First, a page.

date: 10 March 2009
embargo: 00.01hrs Wednesday 11 March 2009
Delaying the extension of flexible working rights and maternity pay will undermine Government commitments to close the gender pay gap and end child poverty, the TUC warns as it opens the annual TUC Women's conference in Scarborough today (Wednesday).
The TUC is concerned at reports that the Government is considering delaying new legislation including:
- the extension of the right to request flexible working to parents of children up to 16 years old in April 2009;
- an increase in statutory maternity pay from nine to twelve months in April 2010; and,
- allowing mothers to transfer the second six months of their maternity leave to their partners from April 2010.
The TUC believes that family-friendly legislation has helped reduce pay inequalities by enabling more mothers to work and continue their careers. The full-time gender pay gap has been reduced from 20.7 per cent in 1997 to 17.1 per cent in 2008 (although it did rise by 0.1 percentage points last year).
Despite this progress, the UK still has a 'motherhood penalty' - mothers pay an eight per cent wage penalty for having one child, 24 per cent for two and 31 per cent if they have three children.
A report to the TUC Women's Conference Time to End Women's Poverty shows that women are twice as likely to earn less than £100 a week than men (30 per compared to 14 per cent). As half of all children living in poverty live in households where at least one parent works, the report says that tackling women's low pay must be at the heart of the Government's pledge to end child poverty by 2020.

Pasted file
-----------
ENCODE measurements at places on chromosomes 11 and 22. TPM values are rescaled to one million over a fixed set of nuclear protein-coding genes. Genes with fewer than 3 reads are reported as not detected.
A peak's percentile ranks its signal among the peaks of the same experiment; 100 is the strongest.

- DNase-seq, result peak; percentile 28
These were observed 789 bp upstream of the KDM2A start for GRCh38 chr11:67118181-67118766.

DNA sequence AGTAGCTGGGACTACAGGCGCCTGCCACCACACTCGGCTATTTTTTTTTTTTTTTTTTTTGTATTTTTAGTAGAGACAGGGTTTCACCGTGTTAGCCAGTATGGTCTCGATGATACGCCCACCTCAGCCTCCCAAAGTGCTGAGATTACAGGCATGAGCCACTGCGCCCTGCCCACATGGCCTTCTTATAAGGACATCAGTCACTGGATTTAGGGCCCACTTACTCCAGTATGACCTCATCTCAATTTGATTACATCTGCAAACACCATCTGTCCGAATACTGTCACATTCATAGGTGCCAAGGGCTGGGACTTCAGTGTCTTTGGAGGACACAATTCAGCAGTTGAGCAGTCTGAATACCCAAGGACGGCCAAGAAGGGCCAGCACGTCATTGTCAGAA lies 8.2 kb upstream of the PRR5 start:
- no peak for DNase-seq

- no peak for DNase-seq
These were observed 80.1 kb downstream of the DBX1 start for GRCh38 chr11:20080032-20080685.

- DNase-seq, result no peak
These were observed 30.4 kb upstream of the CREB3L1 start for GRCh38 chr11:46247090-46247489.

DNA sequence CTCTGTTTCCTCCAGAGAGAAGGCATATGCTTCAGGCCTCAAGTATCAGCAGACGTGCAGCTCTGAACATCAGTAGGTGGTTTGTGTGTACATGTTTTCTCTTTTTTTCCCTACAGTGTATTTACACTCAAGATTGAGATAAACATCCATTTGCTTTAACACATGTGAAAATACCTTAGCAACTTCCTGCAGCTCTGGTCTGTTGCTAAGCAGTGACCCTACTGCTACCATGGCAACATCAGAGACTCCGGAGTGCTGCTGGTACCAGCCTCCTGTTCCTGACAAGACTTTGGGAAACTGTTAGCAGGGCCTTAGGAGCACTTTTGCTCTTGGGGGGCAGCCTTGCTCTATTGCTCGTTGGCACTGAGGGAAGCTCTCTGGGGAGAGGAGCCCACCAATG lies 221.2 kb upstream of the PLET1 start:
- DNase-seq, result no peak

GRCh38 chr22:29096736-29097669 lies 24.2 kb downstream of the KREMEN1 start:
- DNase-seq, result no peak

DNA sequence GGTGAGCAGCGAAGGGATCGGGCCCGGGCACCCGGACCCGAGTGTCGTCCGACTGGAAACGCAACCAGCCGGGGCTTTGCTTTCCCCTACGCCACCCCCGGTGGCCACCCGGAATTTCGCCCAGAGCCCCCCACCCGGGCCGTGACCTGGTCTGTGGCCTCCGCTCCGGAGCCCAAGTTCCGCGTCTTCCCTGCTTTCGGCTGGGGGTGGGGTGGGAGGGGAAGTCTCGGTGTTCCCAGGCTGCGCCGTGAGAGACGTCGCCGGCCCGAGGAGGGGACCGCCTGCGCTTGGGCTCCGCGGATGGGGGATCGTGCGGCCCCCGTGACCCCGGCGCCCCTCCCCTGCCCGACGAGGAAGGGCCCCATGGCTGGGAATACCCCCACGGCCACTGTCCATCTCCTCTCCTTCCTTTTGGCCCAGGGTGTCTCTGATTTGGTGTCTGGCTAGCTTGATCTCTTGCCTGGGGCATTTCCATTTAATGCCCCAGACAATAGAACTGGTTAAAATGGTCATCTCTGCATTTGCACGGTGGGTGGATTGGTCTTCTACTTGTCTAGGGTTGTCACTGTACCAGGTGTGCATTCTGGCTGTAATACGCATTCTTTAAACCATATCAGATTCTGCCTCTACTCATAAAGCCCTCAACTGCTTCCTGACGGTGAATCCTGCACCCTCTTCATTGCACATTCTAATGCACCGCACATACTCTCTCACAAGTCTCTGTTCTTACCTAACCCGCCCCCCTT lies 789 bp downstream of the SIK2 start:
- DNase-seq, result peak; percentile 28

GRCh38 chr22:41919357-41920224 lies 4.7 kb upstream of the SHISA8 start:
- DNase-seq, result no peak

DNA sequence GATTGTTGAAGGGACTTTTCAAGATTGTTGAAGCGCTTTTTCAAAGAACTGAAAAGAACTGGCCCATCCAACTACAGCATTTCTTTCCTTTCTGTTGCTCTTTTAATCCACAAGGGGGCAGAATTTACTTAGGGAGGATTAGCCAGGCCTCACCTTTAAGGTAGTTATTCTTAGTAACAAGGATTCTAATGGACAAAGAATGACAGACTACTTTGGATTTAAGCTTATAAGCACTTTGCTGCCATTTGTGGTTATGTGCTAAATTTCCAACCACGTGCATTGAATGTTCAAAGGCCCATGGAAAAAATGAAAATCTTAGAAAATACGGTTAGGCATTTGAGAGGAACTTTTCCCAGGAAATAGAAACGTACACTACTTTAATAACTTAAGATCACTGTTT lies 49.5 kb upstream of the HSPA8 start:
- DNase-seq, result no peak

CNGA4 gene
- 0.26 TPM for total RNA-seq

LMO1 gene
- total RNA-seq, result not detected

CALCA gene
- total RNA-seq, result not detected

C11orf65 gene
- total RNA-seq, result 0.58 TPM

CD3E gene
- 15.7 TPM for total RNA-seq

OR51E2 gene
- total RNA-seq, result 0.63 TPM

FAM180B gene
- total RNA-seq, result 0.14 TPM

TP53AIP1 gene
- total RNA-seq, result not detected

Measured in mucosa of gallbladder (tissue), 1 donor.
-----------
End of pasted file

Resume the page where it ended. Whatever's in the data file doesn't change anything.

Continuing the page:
TUC General Secretary Brendan Barber said: 'The Government deserves credit for introducing family-friendly policies that have helped close the gender pay gap and bring hundreds of thousands of children out of poverty.
'The right to request flexible working has been taken up by millions of working parents. The Government would be foolish to throw away all this momentum and electoral support just to satisfy a few business lobbyists who never agreed with it in the first place.
'Some say that businesses cannot afford family-friendly policies. But we've heard this argument before and it's always proven to be false. The right to request can't be that costly if nearly nine in ten employers claim to operate flexible working practises. Family-friendly legislation enables women to continue their careers after having kids. Our economy needs their skills more than ever to get through the recession.
'If the Government is serious about closing the pay gap and ending child poverty it must end these U-turn rumours and re-commit to extending family-friendly legislation in April 2010.'
NOTES TO EDITORS:
- The TUC report Time to End Women's Poverty can be downloaded from www.tuc.org.uk/extras/womenspoverty.pdf
- According to a survey by the Institute of Directors in June 2008, 86 per cent of its members operated flexible working practices.
- All TUC press releases can be found at www.tuc.org.uk
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Issued: 11 March, 2009